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Re: New Version Notification for draft-kazuho-early-hints-status-code-00.txt

From: Cory Benfield <cory@lukasa.co.uk>
Date: Tue, 1 Nov 2016 08:17:22 +0000
Cc: Kazuho Oku <kazuhooku@gmail.com>, HTTP Working Group <ietf-http-wg@w3.org>
Message-Id: <F2EE2E10-9129-47D4-8C6E-BEE079503F34@lukasa.co.uk>
To: Julian Reschke <julian.reschke@gmx.de>

> On 1 Nov 2016, at 06:32, Julian Reschke <julian.reschke@gmx.de> wrote:
> 
> On 2016-11-01 02:32, Kazuho Oku wrote:
>> Cory, Julian, thank you for looking into the I-D.
>> 
>> Thank you for looking into the existing implementations using Python.
>> Your research makes it evident that some kind of negotiation is
>> mandatory if we are going to use 103 on the public Internet.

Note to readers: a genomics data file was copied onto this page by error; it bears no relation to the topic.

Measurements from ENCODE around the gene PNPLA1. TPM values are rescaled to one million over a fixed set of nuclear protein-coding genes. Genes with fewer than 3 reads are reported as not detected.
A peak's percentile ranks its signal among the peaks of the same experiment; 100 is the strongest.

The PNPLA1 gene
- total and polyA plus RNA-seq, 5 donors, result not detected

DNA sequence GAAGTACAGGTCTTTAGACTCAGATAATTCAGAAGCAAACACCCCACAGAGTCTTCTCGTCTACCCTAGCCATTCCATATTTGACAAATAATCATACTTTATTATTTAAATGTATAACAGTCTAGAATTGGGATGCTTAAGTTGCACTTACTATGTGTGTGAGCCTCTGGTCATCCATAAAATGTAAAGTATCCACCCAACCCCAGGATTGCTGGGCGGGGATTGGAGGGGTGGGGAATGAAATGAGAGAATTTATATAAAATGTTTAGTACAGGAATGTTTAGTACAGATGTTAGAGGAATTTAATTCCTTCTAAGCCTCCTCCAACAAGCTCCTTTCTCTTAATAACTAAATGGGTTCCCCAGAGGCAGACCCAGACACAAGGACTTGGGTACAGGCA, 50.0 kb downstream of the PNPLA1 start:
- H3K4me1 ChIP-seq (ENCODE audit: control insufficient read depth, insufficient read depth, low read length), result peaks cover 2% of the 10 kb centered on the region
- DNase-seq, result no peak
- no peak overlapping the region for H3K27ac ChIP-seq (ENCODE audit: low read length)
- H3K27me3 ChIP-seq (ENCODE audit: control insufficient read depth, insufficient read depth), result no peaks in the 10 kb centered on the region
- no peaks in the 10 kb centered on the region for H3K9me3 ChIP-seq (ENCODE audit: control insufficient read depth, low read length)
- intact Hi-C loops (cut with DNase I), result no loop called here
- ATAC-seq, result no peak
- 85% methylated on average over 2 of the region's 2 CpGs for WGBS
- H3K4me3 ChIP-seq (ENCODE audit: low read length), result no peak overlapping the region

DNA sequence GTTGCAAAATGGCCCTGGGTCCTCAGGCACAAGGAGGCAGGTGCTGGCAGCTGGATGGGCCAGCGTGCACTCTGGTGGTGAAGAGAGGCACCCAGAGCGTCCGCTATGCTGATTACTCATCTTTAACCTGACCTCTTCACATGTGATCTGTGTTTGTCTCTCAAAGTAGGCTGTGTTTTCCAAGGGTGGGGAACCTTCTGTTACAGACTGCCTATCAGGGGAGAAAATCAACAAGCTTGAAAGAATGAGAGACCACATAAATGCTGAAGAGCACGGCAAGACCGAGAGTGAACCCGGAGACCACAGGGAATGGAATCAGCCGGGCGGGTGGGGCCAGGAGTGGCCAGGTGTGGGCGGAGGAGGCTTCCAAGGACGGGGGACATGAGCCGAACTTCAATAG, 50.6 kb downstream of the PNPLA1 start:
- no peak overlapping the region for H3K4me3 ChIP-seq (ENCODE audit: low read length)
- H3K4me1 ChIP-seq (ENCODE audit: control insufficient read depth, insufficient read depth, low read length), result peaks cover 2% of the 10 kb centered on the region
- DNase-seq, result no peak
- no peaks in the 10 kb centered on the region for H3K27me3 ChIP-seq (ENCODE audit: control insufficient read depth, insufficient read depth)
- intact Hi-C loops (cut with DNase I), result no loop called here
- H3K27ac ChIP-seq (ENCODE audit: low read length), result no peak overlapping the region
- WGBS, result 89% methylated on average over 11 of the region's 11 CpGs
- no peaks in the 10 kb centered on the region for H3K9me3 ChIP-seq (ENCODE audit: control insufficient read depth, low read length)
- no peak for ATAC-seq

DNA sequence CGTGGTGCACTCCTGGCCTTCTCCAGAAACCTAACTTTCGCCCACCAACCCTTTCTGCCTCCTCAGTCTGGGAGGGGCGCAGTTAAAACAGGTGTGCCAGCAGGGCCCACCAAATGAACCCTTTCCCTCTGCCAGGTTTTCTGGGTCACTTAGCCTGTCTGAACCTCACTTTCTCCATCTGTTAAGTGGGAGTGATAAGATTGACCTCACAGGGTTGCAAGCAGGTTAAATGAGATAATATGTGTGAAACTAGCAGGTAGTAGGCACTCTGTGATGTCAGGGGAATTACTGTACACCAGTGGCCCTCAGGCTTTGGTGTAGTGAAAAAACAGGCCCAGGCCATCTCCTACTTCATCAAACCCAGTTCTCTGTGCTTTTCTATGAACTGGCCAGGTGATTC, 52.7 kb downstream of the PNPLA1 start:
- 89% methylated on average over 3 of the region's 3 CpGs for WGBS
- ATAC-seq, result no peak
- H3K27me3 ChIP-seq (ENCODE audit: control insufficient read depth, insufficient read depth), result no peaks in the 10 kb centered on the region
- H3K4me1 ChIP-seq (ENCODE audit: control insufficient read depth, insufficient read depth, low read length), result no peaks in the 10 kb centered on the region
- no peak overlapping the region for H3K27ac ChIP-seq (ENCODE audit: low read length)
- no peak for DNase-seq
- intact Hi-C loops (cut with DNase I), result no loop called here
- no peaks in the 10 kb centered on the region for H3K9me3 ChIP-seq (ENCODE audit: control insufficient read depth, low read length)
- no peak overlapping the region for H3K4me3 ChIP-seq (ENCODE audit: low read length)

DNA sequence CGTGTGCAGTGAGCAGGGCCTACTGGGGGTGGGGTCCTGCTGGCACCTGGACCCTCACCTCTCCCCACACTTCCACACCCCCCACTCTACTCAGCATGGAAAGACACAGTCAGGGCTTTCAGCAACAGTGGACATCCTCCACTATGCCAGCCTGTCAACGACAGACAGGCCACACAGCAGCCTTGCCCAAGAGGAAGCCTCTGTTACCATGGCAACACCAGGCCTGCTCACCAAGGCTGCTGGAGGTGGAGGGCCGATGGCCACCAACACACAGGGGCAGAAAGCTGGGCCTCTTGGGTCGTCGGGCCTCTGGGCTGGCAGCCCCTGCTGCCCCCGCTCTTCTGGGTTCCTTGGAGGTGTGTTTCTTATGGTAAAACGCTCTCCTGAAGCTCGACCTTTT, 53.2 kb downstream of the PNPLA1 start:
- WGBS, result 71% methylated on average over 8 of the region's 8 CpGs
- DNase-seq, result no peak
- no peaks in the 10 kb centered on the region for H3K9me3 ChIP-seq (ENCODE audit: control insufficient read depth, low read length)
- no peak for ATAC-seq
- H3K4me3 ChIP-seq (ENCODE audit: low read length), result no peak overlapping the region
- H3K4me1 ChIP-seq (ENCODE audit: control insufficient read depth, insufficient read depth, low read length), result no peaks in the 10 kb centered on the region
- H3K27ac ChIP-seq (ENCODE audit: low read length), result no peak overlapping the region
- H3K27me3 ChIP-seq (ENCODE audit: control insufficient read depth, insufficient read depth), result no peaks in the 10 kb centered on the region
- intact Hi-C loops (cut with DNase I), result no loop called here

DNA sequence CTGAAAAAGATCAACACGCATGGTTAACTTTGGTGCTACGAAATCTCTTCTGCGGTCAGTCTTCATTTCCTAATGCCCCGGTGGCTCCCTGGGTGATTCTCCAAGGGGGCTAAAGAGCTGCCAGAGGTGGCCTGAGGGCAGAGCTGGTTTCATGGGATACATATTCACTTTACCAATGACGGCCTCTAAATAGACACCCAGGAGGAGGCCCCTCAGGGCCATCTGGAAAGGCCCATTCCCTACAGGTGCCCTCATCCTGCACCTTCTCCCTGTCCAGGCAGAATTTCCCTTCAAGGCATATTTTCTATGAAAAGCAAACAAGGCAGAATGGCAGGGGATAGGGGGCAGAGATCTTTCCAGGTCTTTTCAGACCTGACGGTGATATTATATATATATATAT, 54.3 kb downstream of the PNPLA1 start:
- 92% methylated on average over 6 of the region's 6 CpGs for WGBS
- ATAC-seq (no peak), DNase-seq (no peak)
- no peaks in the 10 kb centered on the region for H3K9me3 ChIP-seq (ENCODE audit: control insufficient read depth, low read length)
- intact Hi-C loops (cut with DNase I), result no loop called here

> 
> Having to negotiate it makes me sad.

I’m right there with you Julian. The 1XX response category gets to be another marker pointing us to the lesson the IETF has been learning for the past decade or so: extension points on a specification that no-one uses rust over time and become unusable.

In this case, I think the 1XX problem is more oversight than anything else. The problems in all these cases are tractable, and can be fairly easily fixed. It’s just that someone needs to spend that time.

>> For HTTP/2, my tendency leans toward using HTTP headers rather than
>> having its own way of negotiation, considering the fact that the
>> information transferred using Early Hints could be considered
>> end-to-end rather than hop-by-hop, and also that we can expect HPACK
>> to compress Accept-EH header efficiently.
> 
> For HTTP/2, I think we should push stronger to fix the code and not negotiate at all.

So for HTTP/2 the state of play is different. There are far fewer implementations, and those that exist are better and more actively developed. I’m happy to say for h2 that we don’t require negotiation of the extension.

Cory
Received on Tuesday, 1 November 2016 08:17:57 UTC

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